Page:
Anson L7056 (2013)

Disappearance

The Avro Anson Mk 1 L7056 and its four crewmen went missing on 30 October 1942, while performing a routine navigation exercise from an operational training unit at Patricia Bay, British Columbia. As a front of bad weather began to move in, a recall was issued for all aircraft, but Anson L7056 failed to return.

Searches for the missing aircraft were initiated at noon on 30 October but were discontinued on 3 November after numerous search aircraft failed to locate any wreckage.

There were four crew members in the downed aircraft: the pilot, Sergeant Robert Ernest Luckock; two navigators, Pilot Officer Charles George Fox and Pilot Officer Anthony William Lawrence; and the wireless operator and air gunner, Sergeant William Baird. Of the four airmen, three were Royal Air Force and British citizens, and the fourth, William Baird, was a member of the Royal Canadian Air Force and a Canadian citizen.

Wreath hung at the crash site of Anson L7056
Wreath hung at the crash site of
Anson L7056

Discovery

The Anson and its crew were found on 23 October 2013, when forestry engineers unexpectedly discovered the wreckage in a remote forest near Port Renfrew, British Columbia.

After alerting the Casualty Identification Program, Canadian Armed Forces military and civilian experts travelled to the site on the 10-11 of December 2013. They included a forensic scientist, an Explosive Ordnance Disposal diver, and an air crash expert.

On 10 December 2013, the remains of one of the airmen were discovered, and the British Columbia Coroner was contacted.

Recovery

From 5-9 May 2014, a team worked together to exhume the remains of the four airmen while remediating any hazards on the site. The team comprised of members from the Joint Task Force, the Casualty Identification Program, the BC Coroner’s service, Fleet Diving Unit, the Directorate for Nuclear Safety, and regionally based environmental officers, crash experts, and logisticians.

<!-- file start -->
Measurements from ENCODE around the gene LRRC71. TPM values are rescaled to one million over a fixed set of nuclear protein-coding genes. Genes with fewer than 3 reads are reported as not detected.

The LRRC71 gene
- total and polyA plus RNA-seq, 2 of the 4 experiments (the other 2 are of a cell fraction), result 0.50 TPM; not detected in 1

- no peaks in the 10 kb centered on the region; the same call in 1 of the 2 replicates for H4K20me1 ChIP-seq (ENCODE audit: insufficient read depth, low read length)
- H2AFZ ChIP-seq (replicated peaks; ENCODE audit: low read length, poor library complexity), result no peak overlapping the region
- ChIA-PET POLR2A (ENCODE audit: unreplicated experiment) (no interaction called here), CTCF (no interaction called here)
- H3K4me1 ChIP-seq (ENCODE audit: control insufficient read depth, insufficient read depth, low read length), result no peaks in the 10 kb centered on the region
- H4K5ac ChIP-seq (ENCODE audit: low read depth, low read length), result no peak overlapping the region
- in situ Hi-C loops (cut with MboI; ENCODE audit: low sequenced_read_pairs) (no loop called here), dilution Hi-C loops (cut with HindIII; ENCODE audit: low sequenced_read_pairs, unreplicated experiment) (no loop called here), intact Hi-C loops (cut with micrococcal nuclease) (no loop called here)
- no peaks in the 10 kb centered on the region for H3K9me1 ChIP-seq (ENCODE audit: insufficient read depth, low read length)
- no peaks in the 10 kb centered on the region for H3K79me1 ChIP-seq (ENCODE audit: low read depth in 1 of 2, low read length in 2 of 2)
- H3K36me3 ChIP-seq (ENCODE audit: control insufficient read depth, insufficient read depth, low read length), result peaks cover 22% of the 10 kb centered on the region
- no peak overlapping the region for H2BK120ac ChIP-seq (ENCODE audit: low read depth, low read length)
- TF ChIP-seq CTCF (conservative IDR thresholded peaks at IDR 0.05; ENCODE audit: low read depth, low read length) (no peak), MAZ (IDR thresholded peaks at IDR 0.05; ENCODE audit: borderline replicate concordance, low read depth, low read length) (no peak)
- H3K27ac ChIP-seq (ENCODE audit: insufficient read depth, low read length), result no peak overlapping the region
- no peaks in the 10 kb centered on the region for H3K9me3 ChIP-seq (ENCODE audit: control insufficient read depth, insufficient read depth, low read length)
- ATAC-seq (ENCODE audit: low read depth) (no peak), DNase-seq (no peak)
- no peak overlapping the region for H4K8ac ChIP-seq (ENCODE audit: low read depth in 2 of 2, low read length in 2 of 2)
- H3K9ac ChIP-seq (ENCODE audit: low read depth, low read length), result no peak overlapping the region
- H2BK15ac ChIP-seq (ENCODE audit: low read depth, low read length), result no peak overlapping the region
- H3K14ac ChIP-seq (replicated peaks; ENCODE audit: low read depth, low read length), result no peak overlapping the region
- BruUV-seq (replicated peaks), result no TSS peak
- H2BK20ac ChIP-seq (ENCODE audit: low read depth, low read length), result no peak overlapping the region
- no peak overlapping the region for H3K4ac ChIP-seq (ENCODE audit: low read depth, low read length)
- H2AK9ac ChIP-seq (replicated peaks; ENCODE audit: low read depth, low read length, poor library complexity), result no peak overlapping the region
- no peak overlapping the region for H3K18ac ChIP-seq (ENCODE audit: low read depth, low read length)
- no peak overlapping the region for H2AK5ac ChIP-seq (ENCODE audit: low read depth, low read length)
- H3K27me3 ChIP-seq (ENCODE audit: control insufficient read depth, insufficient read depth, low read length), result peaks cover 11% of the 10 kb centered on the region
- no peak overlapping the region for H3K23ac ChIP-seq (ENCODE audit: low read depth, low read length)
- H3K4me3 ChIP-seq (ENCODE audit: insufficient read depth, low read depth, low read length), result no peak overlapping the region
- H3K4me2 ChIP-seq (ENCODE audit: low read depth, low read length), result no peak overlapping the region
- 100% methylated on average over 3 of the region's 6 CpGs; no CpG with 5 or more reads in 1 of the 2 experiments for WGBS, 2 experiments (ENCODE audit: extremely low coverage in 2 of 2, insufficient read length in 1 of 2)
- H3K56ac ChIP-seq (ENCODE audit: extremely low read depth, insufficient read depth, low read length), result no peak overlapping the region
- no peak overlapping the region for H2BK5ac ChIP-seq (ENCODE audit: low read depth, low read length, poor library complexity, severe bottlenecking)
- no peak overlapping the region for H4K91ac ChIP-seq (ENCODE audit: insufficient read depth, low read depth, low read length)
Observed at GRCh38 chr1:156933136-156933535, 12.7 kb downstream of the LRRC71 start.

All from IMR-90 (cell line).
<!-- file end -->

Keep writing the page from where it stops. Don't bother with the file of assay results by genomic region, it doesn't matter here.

Former Casualty Identification Coordinator Ms. Laurel Clegg and Ms. Courtney Brown, Coroner, British Columbia Coroners Service at L7056 crash site.
Former Casualty Identification
Coordinator Ms. Laurel Clegg
and Ms. Courtney Brown, Coroner,
British Columbia Coroners Service
at L7056 crash site.

All four airmen were identified using forensic analysis by experts from National Defence and the BC Coroner’s service.

The families of the four airmen were notified of the recovery as soon as was possible. Many personal items retrieved at the crash site were returned to the families. All four airmen were interred at Royal Oak Burial Park, Victoria, BC, on 10 November 2014 in accordance with the agreement by all Commonwealth countries following the First and Second World War.

The signing of the BCATP by William MacKenzie King on 16 December 1939. Photographer: Walter J. Turnbull. Courtesy of Library and Archives Canada (PA-200350), Ottawa, Ontario
The signing of the BCATP by
William MacKenzie King on 16
December 1939. Photographer:
Walter J. Turnbull. Courtesy
of Library and Archives Canada
(PA-200350), Ottawa, Ontario

British Commonwealth Air Training Plan – 32 Operational Training Unit

Anson L7056 was a training aircraft used by 32 Operational Training Unit based in Patricia Bay, British Columbia. The Operational Training Unit was the final stage in the British Commonwealth Air Training Plan (BCATP) following an airman’s initial training school and specialized training schools. The BCATP trained nearly 137,000 aircrew for service in the Second World War, largely from Commonwealth countries.

The Avro Anson

An Avro Anson aircraft.
An Avro Anson aircraft.

The Avro Anson, named for an 18th century British admiral and nicknamed “faithful Annie” for its stability and reliability, was used as a commercial aircraft at its conception. The Royal Air Force recognized the aircraft’s maneuverability and durability, so it was adopted for military use in 1936. The Anson was used extensively for twin engine aircraft training in the BCATP, with over one million flying hours logged and 20,000 air crew trained.